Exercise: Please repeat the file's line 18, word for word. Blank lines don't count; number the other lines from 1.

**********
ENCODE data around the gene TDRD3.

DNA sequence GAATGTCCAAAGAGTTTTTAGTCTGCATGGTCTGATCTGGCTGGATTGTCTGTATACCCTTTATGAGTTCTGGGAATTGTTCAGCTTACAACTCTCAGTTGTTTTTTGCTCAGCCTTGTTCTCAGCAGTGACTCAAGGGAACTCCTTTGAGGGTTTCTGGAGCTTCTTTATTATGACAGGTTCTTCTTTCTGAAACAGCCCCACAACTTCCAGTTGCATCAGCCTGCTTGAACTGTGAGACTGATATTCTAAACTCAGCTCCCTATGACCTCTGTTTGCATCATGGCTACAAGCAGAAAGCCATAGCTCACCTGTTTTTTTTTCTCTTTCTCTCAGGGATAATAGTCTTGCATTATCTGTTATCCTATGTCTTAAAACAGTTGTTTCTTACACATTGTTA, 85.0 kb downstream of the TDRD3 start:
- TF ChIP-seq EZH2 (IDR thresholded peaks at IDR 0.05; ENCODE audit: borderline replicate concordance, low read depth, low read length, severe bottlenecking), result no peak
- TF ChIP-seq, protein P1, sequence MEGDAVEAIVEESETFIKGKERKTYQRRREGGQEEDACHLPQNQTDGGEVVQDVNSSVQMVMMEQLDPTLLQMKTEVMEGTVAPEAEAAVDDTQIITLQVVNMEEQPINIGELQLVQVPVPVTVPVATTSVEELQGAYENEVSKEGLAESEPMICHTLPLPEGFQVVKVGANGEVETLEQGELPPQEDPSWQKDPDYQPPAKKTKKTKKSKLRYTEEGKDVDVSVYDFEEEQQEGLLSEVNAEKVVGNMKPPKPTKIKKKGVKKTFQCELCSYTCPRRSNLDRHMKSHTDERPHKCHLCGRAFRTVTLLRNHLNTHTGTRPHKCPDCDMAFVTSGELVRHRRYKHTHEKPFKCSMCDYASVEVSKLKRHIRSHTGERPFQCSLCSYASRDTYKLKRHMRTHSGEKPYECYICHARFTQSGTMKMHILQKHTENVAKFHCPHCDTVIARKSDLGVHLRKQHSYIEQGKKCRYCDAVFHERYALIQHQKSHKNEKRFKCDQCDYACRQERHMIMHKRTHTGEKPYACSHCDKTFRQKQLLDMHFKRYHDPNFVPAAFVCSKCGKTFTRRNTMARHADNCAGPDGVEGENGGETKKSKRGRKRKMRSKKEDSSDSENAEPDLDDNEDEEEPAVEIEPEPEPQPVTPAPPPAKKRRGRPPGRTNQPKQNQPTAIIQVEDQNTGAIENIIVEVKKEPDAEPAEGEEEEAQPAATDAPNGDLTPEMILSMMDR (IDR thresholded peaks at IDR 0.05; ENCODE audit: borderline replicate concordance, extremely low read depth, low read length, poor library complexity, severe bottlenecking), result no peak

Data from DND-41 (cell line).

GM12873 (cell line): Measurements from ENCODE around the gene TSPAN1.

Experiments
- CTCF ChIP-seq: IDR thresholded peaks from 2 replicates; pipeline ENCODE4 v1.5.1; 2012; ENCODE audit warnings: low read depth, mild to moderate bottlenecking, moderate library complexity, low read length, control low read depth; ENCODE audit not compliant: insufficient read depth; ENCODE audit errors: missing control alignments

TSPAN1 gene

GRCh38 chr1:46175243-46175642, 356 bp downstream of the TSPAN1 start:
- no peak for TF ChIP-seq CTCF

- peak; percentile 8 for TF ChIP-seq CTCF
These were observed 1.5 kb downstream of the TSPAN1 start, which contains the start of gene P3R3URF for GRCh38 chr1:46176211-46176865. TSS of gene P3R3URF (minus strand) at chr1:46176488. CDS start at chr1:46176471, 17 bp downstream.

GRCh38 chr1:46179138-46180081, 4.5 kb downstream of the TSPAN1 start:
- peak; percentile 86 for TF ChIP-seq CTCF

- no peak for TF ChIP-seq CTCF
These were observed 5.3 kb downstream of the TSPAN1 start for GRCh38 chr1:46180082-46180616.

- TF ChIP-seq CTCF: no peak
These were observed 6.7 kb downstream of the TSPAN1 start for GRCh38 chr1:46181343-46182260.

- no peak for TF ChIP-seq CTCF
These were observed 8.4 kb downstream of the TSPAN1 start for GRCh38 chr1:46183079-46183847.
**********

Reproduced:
- TF ChIP-seq CTCF: no peak